In Governor Tate Reeves’ daily COVID-19 briefing he announced that the current safety orders in place for the original 13 counties would extend and 10 more counties would be added.
“Mississippi saw 1,251 new COVID-19 cases today. We’ve expanded and extended our executive orders to combat the virus,” said Reeves. “More than 900 hospitalizations. These numbers do not reflect the behavior occurring over the weekend. What we are seeing today are based upon the actions of up to six weeks ago.”
MSDH: Coronavirus cases near 44,000
Today MSDH is reporting 1,251 more cases of COVID-19 in Mississippi, 3 deaths, and 909 hospitalizations for confirmed COVID-19. The total of #covid19 cases for the year is now 43,889, with 1,358 deaths. See details and important preventive steps at https://t.co/QP8mlJ41AN pic.twitter.com/KS2jVLDOnw
— MS Dept of Health (@msdh) July 20, 2020
Reeves retweets President’s call to wear mask
— Tate Reeves (@tatereeves) July 20, 2020
A special election has been set for former State Senator Sally Doty’s seat in District 39. It will be held on September 22nd.
The seat was vacated by Doty after her appointment to the Mississippi Public Utilities Staff. Governor Tate Reeves named her as the newest Staff Director…
…The qualifying deadline for individuals interested in running is Monday, August 3, 2020. These dates were also confirmed by Governor Tate Reeves’ office.
Mississippi’s U.S. Senate Democrat nominee, Mike Espy, released a new campaign ad Monday morning focused on Mississippi’s “troubled legacy,” but he says the state has changed.
The ad begins with Espy recounting the founding of the first hospital in Mississippi to serve black patients in 1924. He then says the body of Emmett Till was sent to his father’s funeral home following Till’s murder.
“And I’ve had my personal share with Mississippi’s very troubled legacy as well,” Espy says in the ad.
MS Lottery transfers $10 million to state treasury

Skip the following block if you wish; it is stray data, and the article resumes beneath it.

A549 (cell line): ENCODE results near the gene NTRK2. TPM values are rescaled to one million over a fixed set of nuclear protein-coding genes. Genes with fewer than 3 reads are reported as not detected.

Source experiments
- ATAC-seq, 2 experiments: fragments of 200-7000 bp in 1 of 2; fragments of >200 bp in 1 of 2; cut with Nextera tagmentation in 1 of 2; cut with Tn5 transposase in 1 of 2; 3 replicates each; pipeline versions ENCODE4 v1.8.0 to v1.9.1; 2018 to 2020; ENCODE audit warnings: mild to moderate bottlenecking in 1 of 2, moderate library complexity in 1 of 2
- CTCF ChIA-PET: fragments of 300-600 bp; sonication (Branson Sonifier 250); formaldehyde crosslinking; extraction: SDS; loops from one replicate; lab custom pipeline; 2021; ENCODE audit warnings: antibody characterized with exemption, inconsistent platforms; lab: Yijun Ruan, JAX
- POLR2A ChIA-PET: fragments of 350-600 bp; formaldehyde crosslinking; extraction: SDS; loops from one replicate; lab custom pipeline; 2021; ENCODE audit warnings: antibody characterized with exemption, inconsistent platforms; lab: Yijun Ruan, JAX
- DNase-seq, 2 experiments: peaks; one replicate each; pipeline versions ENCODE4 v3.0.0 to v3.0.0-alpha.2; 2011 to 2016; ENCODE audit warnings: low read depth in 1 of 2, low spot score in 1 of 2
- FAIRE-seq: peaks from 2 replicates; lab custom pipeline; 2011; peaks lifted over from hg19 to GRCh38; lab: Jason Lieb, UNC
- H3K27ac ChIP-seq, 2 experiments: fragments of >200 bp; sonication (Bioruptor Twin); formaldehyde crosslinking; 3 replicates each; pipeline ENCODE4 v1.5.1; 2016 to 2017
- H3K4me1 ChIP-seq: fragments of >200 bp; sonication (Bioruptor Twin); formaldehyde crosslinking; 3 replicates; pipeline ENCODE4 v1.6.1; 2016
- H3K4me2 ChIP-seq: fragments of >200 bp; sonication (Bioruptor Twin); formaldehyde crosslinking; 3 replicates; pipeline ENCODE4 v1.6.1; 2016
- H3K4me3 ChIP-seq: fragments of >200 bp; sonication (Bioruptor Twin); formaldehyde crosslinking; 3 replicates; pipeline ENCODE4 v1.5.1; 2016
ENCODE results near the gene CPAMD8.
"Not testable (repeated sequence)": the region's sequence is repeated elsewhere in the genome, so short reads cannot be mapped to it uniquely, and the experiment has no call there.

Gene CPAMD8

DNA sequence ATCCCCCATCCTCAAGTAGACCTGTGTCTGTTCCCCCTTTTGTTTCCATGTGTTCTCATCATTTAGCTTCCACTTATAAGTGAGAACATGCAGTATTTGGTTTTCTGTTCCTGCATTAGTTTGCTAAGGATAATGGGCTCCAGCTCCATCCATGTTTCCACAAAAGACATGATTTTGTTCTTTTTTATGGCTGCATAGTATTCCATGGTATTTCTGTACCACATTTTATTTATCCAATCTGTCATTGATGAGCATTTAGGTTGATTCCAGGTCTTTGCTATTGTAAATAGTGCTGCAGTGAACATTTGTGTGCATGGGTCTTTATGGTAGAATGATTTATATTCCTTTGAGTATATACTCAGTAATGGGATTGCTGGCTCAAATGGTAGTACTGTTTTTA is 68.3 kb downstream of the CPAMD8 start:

Mississippi Lottery Corporation (MLC) completed its June transfer of $10,723,795.84 in net proceeds to the Lottery Proceeds Fund in the Mississippi State Treasury. This brings the total amount deposited to the State for Fiscal Year ending June 30, 2020, to $70,730,502.31.
“We have actively sold lottery tickets slightly more than seven months during FY2020,” said MLC President Tom Shaheen. “We are very pleased we have been able to return as much as we have to the state. This would not have been possible without the support of our players, retailers and MLC staff. The Mississippi Department of Transportation is already putting several lottery-funded projects in motion. We look forward to continuing our work to raise money for roads, bridges and education.”
YP – Auditor arrests 3 in Jones County
— Yall Politics (@MSyallpolitics) July 20, 2020
Congressman Michael Guest (MS-03) cosponsored legislation regarding prosecution and punishment for defacing statues and monuments. The bill begins with an overview of the anarchist and extremist behavior that has taken place in the United States in recent weeks and the efforts to “indiscriminately destroy anything that honors our past and to erase from the public mind any suggestion that our past may be worth honoring, cherishing, remembering, or understanding.” The legislation’s text resembles the Executive Order on Protecting American Monuments, Memorials, and Statues and Combating Recent Criminal Violence issued by President Donald Trump.
YP – White retires as Director of MS Arts Commission
— Yall Politics (@MSyallpolitics) July 20, 2020
WTOK – Neshoba Co. Board of Supervisors vote to keep confederate monument in front of courthouse
In a nearly unanimous vote, the Neshoba County Board of Supervisors decided not to remove the confederate monument, located outside the courthouse in Philadelphia. Black Empowerment Organization President Tiffon Moore said she is disappointed in the outcome.
“I do not feel like I was heard. I feel like I was tolerated or pacified. I would ask them to reconsider. I would ask them to consider their brother or sister here on Earth. Consider how they feel. Consider the golden rule. Do unto others as you would have them do unto you. If you wouldn’t want to feel intimidation or oppression or racism because of a symbol, we don’t want to feel that way either,” said Moore.
Moore said for her, the statue represents a time in history that is hurtful to so many people.
After a push to get the Confederate statue in front of the Lauderdale County Courthouse moved, the Board of Supervisors passed a resolution Monday to keep it there. The courthouse will become the Lauderdale County Government Archives and History Museum once the new county government complex on 22nd Avenue is complete.
“We’re not taking the monument with us to the new courthouse, so I mean, I think it’s a fitting place,” said board president Kyle Rutledge. “There is a lot of prayer and thought that went into the best move that we could follow under the law because the monuments are protected under state statute and we’re limited on what we can do. I think with that being our Archives and History Museum, I think it’s a fitting place.”